In patients with thalassemia intermedia who are not receiving regular blood transfusions, the erythropoietic activity is exaggerated. This usually results in inhibition of hepcidin, which causes increased absorption of iron from the diet and depletion of iron macrophages. Iron overload is supposed to increase the hepcidin level, thus, suppressing the absorption of iron. However, this does not occur in patients with thalassemia because, in β thalassemia, a serum factor produced by the bone marrow, known as growth differentiation factor 15 (GDF 15), may override the potential effect of iron overload on the expression of the hepcidin gene (HAMP), thus removing the protection of hepcidin against iron absorption. This provides an explanation for the failure to arrest the excessive iron absorption in such patients. 
GDF-15 was investigated as a marker for ineffective erythropoiesis in several anemias including thalassemia intermedia and thalassemia major. The level was the highest in thalassemia major followed by thalassemia intermedia and was significantly lower in other types of anemias. The level was reported to be much higher in splenectomized compared with nonsplenectomized patients, and it correlated well with the severity of the anemia, markers of iron overload, and a predefined clinical severity score. 
In contrast, hepcidin levels are usually elevated in patients with thalassemia major who are receiving regular blood transfusions because of reduced erythropoietic activities and increased iron overload. As a result of the effect of hepcidin on iron recycling by macrophages, ferritin levels are usually high in patients with β thalassemia major receiving blood transfusions compared with those with thalassemia intermedia who are not receiving transfusions despite similar liver iron concentrations in both conditions. 
In the future, hepcidin measurements could possibly be used as diagnostic tool for iron overload in patients with thalassemia, and hepcidin may even be used as a therapeutic agent for some iron overload conditions. 
In a recent study on mice, a hepcidin agonist was introduced by chemical modifications to avoid the prohibitive expense of natural hepcidin and its unfavorable pharmacologic properties. This product was further modified to increase resistance to proteolysis and oral bioavailability, resulting in a minihepcidin, which has lowered serum iron and liver iron concentration in mice after oral administration. This study brings closer a more effective treatment of iron overload disorders.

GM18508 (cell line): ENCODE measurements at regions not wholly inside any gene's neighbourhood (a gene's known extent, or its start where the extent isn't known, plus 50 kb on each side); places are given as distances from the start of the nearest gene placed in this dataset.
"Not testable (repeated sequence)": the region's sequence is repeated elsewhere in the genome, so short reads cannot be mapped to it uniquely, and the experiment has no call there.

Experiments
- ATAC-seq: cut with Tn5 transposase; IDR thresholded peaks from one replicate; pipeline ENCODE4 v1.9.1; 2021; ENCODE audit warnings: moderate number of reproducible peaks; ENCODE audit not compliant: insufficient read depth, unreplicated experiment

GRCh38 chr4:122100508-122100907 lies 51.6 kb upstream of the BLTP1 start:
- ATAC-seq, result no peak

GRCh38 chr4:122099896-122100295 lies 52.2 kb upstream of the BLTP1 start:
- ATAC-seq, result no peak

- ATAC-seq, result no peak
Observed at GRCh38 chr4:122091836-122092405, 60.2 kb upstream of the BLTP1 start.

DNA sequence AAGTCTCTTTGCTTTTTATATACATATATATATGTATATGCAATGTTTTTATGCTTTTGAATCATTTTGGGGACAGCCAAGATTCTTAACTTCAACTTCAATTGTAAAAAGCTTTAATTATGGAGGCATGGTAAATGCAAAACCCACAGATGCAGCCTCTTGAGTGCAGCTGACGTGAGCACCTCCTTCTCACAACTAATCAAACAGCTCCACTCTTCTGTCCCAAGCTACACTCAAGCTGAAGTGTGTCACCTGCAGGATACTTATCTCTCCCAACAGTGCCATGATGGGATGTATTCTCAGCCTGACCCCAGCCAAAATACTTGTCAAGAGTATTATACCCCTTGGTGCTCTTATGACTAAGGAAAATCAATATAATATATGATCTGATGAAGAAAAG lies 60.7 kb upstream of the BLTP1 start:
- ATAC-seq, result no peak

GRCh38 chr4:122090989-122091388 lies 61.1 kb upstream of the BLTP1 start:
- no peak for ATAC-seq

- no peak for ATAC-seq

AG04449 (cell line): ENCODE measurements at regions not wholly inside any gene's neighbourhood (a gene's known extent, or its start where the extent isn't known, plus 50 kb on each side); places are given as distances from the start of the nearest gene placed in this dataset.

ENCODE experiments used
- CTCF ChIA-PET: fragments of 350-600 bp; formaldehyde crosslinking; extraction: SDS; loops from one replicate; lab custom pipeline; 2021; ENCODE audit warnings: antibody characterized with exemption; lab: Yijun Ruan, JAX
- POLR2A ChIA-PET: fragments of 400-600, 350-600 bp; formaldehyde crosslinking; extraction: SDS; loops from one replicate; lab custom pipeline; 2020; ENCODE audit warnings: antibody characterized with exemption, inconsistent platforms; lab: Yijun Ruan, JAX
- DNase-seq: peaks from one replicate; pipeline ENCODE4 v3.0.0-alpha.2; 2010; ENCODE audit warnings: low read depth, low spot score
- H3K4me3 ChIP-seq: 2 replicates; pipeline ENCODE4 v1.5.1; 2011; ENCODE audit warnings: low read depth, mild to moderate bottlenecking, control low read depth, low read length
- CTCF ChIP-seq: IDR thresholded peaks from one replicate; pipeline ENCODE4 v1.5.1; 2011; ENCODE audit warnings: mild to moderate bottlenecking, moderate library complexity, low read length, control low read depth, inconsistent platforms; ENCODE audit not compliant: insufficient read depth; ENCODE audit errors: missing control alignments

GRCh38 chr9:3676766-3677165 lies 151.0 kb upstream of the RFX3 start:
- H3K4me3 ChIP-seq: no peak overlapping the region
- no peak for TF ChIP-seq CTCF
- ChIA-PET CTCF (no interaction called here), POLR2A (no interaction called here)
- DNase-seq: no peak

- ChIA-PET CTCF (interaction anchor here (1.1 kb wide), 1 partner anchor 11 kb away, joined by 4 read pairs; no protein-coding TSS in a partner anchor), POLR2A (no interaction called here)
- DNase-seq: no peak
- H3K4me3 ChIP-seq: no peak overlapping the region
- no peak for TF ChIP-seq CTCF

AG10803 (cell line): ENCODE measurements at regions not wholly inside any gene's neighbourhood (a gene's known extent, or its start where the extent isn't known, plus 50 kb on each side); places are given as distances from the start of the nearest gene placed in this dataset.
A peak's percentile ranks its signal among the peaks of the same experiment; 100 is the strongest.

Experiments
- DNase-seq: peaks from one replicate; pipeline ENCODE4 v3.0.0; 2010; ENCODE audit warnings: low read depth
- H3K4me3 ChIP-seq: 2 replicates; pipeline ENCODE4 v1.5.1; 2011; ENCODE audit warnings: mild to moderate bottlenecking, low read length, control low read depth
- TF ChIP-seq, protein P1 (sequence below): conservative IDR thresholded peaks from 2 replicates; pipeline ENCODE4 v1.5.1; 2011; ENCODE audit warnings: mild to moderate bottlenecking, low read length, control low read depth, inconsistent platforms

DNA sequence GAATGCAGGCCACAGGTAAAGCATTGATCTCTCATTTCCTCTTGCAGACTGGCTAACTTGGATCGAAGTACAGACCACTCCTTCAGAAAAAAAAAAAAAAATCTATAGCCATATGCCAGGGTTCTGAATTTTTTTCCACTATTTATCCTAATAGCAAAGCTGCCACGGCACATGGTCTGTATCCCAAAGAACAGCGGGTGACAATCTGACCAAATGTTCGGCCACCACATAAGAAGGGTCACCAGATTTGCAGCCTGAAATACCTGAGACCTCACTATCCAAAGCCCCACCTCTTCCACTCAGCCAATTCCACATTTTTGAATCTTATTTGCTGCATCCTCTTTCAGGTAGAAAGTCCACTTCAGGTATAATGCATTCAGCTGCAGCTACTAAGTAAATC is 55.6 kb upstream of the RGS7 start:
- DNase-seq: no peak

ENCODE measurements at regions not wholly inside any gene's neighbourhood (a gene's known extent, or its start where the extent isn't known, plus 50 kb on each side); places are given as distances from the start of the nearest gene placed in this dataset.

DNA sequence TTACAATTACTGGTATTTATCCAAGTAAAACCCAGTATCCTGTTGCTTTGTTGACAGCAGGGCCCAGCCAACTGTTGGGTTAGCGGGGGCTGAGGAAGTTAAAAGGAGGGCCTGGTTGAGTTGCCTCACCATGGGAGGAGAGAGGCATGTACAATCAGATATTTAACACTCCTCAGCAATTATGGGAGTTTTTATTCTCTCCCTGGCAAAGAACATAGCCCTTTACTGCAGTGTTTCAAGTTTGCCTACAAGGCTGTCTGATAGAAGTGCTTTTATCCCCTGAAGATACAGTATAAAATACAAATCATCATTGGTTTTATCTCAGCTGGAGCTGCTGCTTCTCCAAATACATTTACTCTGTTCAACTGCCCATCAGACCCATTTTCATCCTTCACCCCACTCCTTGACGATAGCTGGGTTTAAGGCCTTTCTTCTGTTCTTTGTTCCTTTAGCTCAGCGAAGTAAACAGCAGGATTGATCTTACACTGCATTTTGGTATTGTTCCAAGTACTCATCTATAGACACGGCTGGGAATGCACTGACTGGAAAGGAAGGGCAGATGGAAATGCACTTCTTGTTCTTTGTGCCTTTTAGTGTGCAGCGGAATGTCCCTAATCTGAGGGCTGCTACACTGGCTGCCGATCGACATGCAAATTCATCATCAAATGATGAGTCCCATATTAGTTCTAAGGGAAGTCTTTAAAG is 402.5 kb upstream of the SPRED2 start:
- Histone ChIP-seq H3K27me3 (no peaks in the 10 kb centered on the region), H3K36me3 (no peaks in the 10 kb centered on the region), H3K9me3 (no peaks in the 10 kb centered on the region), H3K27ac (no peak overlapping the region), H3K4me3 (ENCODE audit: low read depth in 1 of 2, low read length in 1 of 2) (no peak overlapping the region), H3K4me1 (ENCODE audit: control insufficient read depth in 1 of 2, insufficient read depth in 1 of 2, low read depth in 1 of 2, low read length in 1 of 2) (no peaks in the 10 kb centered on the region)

A prospective study by Uzun et al indicated that there is an increased risk of reduction in renal glomerular and tubular function in thalassemia intermedia. The study, which involved 118 patients with β thalassemia, including 18 with thalassemia intermedia, found that with regard to glomerular function, serum cystatin C levels were significantly higher in patients with thalassemia intermedia or β thalassemia major than in controls. In addition, tubular function changes were suggested by increased levels of alpha-1 macroglobulin, fractionated sodium excretion, and urinary excretion of uric acid, as well as a higher urine protein/creatinine ratio, in patients with thalassemia intermedia or β thalassemia major. 
Thalassemia intermedia is inherited and may result from a wide variety of genotypes. Certain homozygous β thalassemia alleles, such as β+ thalassemia in some black individuals or homozygous β0 alleles (δ-β/δ-β) in some patients of Arabic descent, have produced this condition.
Several forms of combined heterozygous thalassemia can also result in a clinical course consistent with thalassemia intermedia. Two examples are β0/(δ-β)0 thalassemia, described in Greeks, Italians, and Asians, and the β+/(δ-β)0 variant, which is clinically similar to the first condition but which can be differentiated by the presence of some hemoglobin (Hb) A.